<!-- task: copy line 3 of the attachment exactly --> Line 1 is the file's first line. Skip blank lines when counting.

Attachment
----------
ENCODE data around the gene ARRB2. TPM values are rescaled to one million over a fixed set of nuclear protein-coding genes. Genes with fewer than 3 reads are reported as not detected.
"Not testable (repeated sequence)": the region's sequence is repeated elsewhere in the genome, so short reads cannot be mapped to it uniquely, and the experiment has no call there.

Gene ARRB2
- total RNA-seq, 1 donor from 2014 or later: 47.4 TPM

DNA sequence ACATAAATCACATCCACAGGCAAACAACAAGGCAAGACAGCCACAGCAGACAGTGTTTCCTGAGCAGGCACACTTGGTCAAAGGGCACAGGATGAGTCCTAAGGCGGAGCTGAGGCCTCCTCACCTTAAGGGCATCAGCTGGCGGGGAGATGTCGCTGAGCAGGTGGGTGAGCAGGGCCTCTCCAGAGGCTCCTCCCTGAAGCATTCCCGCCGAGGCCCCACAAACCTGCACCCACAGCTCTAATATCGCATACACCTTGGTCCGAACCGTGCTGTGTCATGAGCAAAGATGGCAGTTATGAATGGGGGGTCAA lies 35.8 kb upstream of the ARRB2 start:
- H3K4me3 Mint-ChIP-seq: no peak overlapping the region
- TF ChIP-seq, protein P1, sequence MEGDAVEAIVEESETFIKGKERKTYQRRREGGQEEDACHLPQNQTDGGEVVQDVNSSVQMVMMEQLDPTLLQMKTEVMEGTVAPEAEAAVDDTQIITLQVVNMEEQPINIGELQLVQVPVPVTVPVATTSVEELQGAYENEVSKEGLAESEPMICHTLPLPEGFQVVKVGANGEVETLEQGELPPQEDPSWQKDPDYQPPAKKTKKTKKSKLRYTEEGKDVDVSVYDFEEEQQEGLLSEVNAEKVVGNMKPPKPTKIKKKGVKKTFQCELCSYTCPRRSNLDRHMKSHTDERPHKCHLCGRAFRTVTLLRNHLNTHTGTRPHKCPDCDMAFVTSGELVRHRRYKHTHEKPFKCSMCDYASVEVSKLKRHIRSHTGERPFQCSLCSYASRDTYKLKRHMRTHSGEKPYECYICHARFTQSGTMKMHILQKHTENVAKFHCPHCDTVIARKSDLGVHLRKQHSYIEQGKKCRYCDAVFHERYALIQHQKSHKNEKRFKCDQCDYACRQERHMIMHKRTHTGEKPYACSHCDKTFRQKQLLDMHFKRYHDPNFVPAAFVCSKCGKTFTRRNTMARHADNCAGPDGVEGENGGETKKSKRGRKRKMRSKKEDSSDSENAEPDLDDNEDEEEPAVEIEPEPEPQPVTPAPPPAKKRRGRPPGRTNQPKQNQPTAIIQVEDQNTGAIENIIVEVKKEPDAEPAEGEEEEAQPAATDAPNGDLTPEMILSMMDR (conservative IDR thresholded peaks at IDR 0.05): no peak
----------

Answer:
Gene ARRB2